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Money and Happiness
By R.Kevin O'Keefe, CIMA®, AIF®

A new year is a time for reflection. As we evaluate the progress made toward achieving our financial goals, let us also evaluate the deeper purpose of those goals. Most of us would agree that money alone cannot buy happiness. Years ago I viewed a TED talk by Michael Norton titled “How to Buy Happiness.” The presentation was inspiring and helped me became more aware of the many possibilities of becoming happier—and how money can play a role.

I recently read a book review by Michael Kitces, advisor and blogger extraordinaire, on a new book: Happy Money: The Science of Happier Spending, by Elizabeth Dunn and Michael Norton. Here are some of the key points from Kitces’ review which I think are worth sharing more widely.

Historically, financial planners have tended to focus on strategies for accumulating more money, protecting assets, and determining how much can be spent… but not about how money should be spent. This book suggests that how we spend really does impact our enjoyment and emotional well-being. The Happy Money authors reveal five key ways that money really can “buy” happiness:

Can Money buy Happiness

1. Buy Experiences, Not Stuff. When asked prospectively whether they would rather spend discretionary money on material goods or on an experience, most people answer that they would rather buy the “thing” than the experience. Yet when asked whether they would rather give up the memories associated with a material purchase, or the memories associated with an experiential purchase, people were far less willing to trade in memories of the experience. Memories of experiences are more satisfying. The length of the experience is less critical than just having the experience; one study found that 4-day vacationers were as happy as 14-day vacationers, and overall the studies suggest that the best experiential purchases are shared, social experiences.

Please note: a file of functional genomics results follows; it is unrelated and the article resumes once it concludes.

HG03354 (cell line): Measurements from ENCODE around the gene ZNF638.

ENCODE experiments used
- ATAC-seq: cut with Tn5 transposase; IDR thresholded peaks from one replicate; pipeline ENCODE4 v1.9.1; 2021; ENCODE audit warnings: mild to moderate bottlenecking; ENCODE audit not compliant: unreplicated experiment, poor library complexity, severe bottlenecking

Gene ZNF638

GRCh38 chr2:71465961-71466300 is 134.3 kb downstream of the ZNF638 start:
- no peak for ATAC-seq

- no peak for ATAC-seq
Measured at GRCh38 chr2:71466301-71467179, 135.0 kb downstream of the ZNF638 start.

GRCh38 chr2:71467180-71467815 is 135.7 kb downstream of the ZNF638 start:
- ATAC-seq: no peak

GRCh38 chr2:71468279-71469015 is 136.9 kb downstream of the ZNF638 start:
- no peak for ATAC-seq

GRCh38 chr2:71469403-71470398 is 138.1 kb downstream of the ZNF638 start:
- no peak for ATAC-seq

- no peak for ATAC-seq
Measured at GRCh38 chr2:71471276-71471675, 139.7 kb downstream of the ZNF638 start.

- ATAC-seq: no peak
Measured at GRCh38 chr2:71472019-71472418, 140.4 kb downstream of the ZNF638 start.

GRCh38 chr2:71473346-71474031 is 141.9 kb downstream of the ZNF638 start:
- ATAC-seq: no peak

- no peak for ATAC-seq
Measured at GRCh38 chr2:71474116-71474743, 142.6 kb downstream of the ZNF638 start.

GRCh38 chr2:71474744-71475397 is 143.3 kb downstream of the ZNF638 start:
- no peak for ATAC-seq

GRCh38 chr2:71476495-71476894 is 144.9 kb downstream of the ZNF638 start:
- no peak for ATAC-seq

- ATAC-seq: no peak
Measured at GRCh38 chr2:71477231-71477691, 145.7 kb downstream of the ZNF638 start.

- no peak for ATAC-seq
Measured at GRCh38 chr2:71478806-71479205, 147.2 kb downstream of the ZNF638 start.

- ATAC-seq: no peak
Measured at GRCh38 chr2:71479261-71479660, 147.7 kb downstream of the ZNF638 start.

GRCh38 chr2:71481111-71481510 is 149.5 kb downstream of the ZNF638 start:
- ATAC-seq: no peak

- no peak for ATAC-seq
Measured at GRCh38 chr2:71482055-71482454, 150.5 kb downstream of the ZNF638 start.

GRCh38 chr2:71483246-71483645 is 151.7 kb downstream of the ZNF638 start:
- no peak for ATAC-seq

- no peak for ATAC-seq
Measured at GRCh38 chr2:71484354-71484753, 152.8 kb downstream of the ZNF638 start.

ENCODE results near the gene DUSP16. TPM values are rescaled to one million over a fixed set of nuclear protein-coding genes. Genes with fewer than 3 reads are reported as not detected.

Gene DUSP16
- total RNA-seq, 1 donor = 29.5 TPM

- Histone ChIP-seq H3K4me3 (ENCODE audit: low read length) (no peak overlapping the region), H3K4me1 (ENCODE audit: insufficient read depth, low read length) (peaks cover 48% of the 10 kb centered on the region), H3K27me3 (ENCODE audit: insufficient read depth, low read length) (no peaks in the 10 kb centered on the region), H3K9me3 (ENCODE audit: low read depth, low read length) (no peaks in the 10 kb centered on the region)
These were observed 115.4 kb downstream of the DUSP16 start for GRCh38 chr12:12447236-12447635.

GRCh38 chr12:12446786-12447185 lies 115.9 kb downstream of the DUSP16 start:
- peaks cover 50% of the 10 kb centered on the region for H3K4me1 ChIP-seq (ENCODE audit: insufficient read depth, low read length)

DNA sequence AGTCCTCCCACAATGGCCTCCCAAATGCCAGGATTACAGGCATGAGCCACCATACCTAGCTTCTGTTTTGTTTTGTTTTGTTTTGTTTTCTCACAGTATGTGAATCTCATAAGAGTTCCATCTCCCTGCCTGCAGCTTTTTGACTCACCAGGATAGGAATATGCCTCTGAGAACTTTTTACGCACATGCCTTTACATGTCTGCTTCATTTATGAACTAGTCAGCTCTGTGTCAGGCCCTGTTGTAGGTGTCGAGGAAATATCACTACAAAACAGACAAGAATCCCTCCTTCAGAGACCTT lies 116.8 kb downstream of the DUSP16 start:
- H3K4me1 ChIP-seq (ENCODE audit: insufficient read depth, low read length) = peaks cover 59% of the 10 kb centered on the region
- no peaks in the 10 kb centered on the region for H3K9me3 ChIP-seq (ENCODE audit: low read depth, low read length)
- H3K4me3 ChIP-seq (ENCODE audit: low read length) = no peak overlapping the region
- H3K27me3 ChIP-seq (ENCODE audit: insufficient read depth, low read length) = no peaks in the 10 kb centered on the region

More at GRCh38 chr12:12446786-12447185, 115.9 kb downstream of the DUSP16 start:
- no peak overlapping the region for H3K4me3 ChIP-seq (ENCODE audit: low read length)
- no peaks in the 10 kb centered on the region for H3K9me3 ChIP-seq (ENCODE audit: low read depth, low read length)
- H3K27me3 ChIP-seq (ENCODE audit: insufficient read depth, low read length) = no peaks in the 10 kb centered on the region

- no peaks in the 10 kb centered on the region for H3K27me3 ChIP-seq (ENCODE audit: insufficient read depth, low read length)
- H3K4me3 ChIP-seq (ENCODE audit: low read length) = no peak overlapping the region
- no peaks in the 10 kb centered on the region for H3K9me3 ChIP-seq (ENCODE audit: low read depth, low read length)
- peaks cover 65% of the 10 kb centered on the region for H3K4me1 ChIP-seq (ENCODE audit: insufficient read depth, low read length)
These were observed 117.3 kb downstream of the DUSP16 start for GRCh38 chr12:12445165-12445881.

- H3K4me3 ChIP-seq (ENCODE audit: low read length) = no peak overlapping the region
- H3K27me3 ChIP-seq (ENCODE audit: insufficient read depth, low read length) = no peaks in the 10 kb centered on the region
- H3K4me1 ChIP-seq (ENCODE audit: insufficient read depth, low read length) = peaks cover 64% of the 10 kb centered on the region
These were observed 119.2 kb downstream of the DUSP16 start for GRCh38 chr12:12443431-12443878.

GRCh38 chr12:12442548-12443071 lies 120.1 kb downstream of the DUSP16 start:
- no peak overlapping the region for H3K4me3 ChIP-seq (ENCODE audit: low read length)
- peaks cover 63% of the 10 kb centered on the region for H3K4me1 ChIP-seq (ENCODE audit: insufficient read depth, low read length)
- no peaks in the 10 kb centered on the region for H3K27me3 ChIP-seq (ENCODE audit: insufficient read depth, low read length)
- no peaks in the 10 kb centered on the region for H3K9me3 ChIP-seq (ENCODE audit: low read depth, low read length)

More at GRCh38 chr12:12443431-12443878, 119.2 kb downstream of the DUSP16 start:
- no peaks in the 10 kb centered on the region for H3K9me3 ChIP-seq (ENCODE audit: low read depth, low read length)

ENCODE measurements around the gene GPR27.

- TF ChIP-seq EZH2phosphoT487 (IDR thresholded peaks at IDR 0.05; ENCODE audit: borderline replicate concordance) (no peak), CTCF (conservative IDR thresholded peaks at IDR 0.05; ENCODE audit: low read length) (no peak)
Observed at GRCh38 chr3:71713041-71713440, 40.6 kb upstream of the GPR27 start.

2. Make it a Treat. Spending is more enjoyable when you vary what you purchase; giving yourself opportunities to experience new things.  If you have the same treat every day, it ceases to be a treat. Gift cards might be “sensible and practical,” but giving a person something they wouldn’t buy for themselves is more likely to create happiness. And the treat doesn’t have to be large; we enjoy a larger number of smaller pleasures than fewer big treats.

3. Pay Now, Consume Later. The anticipation of paying up front but waiting to enjoy something can intensify the emotional experience. This may be especially true for experiential purchases, where the experience itself may be brief, but the anticipatory build-up extends the period of enjoyment and excitement for far longer.

4. Buy Time. There are many ways that spending just a little more can buy a lot of time—such as hiring a housekeeper or choosing a direct flight instead of one with a layover. Don’t obsess about how much time you have; just recognize that where there’s an easy opportunity to spend more to get back a little more time, it’s generally going to be a net positive for happiness.

5. Spend on Others. Perhaps most importantly, spending on others is a great way to use money to create happiness. “Prosocial spending” is actually far more correlated to happiness than how much we spend on ourselves. The more we feel our altruism is a result of our active choice, the more we feel connected; and the more we feel our giving has an impact, the more we want to give and the greater the happiness we derive.

 

At First Affirmative, we understand that the ways we save, spend, and invest can dramatically influence both the fabric and consciousness of society. We believe that in addition to the benefits of ownership, investors bear responsibility for the impactour money has in the world. Are you making conscious decisions about the impact of your consumer purchase and investment decisions? Learn more about Investing with First Affirmative.

Mention of specific companies or securities should not be considered an endorsement or a recommendation to buy or sell that security. Past performance is no guarantee of future results.

Posted: January 21, 2015